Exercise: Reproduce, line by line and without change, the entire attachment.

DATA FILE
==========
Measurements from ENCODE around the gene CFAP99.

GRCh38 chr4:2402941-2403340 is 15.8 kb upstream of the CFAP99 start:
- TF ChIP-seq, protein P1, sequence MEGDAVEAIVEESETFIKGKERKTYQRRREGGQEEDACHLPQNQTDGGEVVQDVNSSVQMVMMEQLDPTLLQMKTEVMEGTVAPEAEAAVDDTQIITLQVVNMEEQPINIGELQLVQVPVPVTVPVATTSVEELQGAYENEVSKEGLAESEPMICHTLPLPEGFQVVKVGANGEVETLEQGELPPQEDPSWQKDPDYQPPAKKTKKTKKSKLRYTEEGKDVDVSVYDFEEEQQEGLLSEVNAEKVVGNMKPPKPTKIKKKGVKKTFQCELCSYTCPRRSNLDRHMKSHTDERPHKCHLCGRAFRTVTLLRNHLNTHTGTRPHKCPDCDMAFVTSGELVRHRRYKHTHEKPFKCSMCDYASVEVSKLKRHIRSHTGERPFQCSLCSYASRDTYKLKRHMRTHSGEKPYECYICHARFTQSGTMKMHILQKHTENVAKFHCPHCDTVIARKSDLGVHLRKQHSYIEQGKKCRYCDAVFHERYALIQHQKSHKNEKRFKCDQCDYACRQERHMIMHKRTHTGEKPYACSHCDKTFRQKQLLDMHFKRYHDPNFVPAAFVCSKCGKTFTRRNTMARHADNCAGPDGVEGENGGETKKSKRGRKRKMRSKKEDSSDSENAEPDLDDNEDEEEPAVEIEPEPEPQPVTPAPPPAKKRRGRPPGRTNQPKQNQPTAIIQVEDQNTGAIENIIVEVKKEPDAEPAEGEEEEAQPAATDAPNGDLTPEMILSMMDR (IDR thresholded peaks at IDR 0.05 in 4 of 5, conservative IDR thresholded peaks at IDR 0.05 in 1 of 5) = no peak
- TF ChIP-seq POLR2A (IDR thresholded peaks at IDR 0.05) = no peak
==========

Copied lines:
Measurements from ENCODE around the gene CFAP99.

GRCh38 chr4:2402941-2403340 is 15.8 kb upstream of the CFAP99 start:
- TF ChIP-seq, protein P1, sequence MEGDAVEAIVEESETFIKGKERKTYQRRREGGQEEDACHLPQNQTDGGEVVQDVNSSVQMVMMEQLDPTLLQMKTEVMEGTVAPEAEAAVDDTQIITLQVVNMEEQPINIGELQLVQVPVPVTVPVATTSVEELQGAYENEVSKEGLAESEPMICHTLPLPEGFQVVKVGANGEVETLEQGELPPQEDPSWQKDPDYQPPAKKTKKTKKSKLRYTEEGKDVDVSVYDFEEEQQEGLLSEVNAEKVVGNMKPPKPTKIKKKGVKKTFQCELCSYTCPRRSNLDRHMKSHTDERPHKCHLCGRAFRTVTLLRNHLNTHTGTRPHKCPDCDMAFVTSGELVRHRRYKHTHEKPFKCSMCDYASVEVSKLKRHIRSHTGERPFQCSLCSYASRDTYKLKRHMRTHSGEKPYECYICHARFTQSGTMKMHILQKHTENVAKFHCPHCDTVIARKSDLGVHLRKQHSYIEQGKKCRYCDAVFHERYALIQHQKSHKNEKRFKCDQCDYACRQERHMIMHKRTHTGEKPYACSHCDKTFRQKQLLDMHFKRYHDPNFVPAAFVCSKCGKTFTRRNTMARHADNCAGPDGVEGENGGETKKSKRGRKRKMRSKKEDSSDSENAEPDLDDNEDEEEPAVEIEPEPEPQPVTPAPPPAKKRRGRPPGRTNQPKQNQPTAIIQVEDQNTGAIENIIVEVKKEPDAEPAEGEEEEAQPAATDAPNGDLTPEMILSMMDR (IDR thresholded peaks at IDR 0.05 in 4 of 5, conservative IDR thresholded peaks at IDR 0.05 in 1 of 5) = no peak
- TF ChIP-seq POLR2A (IDR thresholded peaks at IDR 0.05) = no peak